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GUEST POST: 4 Tips For Preparing Your Homeschooled Child For College






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By Guest Writer, Nadia Jones

If you’ve homeschooled your children their entire lives, since they were in kindergarten up until they were teenagers, you know from first-hand experience what an incredibly rewarding experience it can be to guide your children through their foundational education. Now, however, your child is approaching her final years of her home education, and you are likely considering sending her to college.

Evidence demonstrates that homeschooled children tend to thrive in a university environment, often outperforming their traditionally-schooled peers. Still, making that transition from homeschooling to attending a university away from home can be difficult. Here are a few tips for preparing your kids for a college experience they’ll enjoy.

  1. Help your child prepare for standardized tests well before college application deadlines. Since homeschooled children won’t necessarily have a high school “transcript” that is standard for traditional schools, the most important piece in the college application process that will help admissions committees decide on your child’s academic abilities is the standardized test. As such, it is doubly important to study for these tests well in advance. Since the SAT and ACT  are not necessarily designed to test intrinsic talent or ability, but are rather created to measure how well you can take a test, practice is really the only way to do well.
  2. Practice with your children independent schoolwork. Whether your child is homeschooled or traditionally schooled, the one aspect of attending college that ever student initially struggles with is being responsible for his or her own schoolwork and academic performance. Most teens get constant reminders from both teachers and parents (in your case, teacher-parent) to finish their homework and study for tests. Once they enter college and those reminders are no longer given, students often falter under the weight of having to manage their own time. Give your kid an early start by easing up on the reminders and help with time management.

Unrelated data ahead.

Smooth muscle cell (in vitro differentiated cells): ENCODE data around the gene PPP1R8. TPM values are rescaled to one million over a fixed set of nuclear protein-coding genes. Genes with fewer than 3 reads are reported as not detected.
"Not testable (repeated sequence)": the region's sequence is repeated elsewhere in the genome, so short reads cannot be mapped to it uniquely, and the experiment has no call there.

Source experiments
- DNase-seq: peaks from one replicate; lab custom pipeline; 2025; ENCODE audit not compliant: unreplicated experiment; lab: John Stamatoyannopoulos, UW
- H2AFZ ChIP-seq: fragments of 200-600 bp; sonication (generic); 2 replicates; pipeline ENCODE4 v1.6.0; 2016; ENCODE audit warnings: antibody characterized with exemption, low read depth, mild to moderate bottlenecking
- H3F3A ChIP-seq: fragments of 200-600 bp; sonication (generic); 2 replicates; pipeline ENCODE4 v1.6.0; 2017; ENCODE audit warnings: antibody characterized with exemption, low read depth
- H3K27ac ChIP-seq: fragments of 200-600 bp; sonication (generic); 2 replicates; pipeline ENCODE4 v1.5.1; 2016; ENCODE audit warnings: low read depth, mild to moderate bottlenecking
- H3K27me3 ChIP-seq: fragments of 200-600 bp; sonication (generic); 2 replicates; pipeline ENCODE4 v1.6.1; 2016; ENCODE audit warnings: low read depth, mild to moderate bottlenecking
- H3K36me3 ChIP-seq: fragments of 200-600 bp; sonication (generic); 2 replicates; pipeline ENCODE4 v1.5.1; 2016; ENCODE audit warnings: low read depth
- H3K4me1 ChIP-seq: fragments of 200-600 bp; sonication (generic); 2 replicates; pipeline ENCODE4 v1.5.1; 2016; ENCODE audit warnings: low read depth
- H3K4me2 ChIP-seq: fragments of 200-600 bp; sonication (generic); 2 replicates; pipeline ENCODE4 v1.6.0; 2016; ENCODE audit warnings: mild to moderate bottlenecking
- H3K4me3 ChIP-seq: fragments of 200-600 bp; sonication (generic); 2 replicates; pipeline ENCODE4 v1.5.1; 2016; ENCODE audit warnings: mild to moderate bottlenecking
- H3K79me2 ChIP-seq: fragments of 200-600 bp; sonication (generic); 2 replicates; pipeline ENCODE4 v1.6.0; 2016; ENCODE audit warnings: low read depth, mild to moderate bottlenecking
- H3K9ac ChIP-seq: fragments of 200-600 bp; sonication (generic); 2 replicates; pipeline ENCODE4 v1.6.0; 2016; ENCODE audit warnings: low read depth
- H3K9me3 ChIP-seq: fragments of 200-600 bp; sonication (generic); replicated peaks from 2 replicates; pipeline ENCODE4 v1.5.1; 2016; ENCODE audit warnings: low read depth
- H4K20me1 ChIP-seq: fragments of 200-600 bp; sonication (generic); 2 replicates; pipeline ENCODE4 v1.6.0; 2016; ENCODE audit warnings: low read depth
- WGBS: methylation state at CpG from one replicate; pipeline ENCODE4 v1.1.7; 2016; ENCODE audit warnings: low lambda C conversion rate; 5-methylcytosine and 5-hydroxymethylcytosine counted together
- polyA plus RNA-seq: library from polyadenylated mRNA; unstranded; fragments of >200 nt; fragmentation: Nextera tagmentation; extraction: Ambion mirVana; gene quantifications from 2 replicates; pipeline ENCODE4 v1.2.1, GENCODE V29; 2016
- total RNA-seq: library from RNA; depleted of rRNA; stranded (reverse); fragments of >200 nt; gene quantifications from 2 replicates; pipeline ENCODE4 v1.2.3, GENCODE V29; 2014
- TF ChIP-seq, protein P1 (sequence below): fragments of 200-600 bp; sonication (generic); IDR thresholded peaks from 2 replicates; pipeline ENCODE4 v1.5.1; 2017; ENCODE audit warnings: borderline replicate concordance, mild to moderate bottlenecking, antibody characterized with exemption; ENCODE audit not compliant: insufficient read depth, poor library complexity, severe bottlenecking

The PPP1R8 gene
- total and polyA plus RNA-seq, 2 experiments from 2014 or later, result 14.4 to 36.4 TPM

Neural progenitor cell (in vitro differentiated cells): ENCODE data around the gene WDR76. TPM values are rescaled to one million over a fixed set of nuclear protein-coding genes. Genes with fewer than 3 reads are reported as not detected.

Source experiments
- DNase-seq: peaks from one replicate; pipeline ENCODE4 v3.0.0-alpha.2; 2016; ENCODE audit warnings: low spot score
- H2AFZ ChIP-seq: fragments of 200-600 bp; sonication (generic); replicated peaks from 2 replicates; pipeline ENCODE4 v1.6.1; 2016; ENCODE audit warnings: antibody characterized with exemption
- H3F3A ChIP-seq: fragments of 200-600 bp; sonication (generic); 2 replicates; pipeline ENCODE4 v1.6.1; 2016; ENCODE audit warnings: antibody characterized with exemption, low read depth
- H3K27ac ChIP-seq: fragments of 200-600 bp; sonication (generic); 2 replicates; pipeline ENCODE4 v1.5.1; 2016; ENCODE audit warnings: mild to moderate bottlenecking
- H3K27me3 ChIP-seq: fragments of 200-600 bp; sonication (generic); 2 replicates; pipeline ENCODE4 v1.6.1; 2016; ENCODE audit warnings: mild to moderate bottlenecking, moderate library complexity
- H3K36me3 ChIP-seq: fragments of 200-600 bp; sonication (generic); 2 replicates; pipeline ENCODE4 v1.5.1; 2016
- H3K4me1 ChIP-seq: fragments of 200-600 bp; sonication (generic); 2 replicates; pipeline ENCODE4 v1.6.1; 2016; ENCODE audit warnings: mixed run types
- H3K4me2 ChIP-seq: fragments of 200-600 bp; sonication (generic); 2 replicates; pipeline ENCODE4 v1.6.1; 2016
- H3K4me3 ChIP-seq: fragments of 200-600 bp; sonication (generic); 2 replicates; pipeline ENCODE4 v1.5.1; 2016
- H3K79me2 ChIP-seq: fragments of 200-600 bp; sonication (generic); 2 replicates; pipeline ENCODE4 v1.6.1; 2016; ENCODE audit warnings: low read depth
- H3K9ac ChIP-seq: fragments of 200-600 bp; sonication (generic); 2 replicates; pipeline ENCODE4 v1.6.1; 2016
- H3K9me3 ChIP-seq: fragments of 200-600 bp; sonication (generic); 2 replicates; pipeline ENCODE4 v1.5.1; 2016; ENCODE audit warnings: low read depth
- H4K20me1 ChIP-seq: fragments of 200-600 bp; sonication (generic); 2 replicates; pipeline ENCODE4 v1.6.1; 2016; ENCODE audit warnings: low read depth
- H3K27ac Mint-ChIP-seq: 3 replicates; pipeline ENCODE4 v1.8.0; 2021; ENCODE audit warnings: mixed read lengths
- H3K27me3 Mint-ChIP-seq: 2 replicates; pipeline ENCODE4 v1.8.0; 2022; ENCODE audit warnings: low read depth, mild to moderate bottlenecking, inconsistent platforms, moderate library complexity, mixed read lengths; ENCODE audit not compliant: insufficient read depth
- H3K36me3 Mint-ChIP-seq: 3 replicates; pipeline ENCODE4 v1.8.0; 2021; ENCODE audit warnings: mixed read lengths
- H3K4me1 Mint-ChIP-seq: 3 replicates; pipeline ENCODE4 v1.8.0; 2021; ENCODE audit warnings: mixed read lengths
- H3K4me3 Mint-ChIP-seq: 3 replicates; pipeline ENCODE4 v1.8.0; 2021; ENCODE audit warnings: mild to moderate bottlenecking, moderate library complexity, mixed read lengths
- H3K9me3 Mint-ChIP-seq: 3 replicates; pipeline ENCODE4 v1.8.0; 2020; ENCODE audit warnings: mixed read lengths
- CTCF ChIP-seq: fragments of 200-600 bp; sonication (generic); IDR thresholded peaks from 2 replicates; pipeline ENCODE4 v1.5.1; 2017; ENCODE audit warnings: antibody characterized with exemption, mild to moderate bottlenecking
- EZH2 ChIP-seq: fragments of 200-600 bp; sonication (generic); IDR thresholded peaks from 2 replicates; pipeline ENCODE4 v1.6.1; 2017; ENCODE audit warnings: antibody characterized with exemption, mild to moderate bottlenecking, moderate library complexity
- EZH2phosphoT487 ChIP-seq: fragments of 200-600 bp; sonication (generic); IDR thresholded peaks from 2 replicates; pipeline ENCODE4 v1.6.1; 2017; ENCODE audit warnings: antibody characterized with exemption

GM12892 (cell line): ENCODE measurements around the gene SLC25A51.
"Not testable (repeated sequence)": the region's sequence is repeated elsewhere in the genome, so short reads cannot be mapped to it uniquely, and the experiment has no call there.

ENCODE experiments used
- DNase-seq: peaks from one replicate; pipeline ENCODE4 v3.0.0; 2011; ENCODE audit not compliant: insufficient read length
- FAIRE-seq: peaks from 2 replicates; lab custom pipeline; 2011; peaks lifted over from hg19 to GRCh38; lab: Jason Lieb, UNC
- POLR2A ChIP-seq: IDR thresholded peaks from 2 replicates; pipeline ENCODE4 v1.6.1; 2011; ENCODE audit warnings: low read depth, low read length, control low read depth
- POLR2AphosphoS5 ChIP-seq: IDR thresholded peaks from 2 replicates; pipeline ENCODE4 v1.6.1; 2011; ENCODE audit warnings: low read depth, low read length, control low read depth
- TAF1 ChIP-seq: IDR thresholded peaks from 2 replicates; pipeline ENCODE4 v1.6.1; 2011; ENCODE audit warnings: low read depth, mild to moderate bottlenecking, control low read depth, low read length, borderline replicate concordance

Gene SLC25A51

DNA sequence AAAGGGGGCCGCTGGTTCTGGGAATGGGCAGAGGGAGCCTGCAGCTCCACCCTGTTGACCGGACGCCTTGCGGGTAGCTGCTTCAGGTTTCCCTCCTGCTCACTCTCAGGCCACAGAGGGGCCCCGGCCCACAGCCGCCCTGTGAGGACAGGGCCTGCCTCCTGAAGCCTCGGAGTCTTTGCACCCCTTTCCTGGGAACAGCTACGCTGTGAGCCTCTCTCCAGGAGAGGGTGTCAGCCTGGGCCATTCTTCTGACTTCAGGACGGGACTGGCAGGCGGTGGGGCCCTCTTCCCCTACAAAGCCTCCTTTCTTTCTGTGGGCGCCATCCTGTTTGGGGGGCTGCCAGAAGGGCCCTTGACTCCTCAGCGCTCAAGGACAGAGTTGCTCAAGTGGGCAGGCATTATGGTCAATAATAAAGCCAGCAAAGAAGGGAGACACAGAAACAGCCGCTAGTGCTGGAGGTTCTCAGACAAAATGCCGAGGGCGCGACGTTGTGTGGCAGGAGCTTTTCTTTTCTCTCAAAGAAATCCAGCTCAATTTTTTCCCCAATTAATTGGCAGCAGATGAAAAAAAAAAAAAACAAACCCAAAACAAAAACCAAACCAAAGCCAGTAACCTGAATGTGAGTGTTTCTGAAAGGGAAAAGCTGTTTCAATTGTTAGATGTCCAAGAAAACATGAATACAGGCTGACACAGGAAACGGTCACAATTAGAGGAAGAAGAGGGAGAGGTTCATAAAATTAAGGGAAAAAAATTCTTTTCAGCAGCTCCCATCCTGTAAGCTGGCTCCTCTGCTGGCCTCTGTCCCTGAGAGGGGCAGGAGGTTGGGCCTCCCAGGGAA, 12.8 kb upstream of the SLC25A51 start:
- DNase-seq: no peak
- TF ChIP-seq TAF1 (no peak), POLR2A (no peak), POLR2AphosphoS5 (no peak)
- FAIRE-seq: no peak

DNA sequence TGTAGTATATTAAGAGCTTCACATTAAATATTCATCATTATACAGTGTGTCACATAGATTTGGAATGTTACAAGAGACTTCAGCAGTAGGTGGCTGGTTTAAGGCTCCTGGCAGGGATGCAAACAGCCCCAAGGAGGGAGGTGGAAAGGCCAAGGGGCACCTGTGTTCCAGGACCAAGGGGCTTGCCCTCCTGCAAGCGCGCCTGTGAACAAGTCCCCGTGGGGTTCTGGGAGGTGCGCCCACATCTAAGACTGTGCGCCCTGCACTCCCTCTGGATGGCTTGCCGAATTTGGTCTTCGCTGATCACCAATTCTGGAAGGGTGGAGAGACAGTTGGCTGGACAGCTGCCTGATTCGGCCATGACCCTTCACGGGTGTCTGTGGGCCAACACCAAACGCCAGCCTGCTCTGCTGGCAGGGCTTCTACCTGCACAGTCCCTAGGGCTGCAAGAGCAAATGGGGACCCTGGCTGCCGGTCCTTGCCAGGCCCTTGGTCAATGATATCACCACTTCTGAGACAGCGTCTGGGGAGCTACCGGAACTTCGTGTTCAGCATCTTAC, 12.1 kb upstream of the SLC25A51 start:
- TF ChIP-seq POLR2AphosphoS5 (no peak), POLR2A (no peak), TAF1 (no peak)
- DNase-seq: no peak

3. Have your children do tasks that they’ll have to do on their own in college. Just as time management is an issue for most teens when they enter college, another problem that teens typically have when they leave home is learning how to care for themselves. If your teens don’t as yet know how to cook, or if they haven’t yet made it a habit of doing their own laundry and budgeting their money for personal expenses, then start having them practice now.
  4. If you haven’t already, have those “serious” discussions you’ve been putting off. Even though we love our children dearly, there are certain discussions as parents that we may find awkward. Still, it’s important for your child to be aware of the fact that they’ll encounter things like binge drinking and drug use in college that they won’t have any experience with as homeschooled children. Talk to them about these dangers and how to handle them.

Of course, your children, with the proper guidance afforded through home education, will likely do just fine once they get to college. But a little preparation can go a long way. Good luck!

Author Bio:

This is a guest post by Nadia Jones who blogs at online college about education, college, student, teacher, money saving, movie related topics. You can reach her at nadia.jones5@gmail.com.



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About Carlie Kercheval

Carlie Kercheval is a happily married stay-at-home homeschooling mom. She and her college sweetheart have been blessed with 3 precious children to raise while traveling the world as a military family. Carlie is the founder of Today's Frugal Mom™, So You Call Yourself a Homeschooler?™ and Managing Your Blessings. Carlie and her husband co-author the Learning to Speak Life™ family Bible studies and together they co-host the Learning to Speak Life™ Radio Show. When she is not busy enjoying her family and the great outdoors, you can typically find her cozied up somewhere under a blanket with a good book. You can connect with her on Facebook, Pinterest, and Twitter.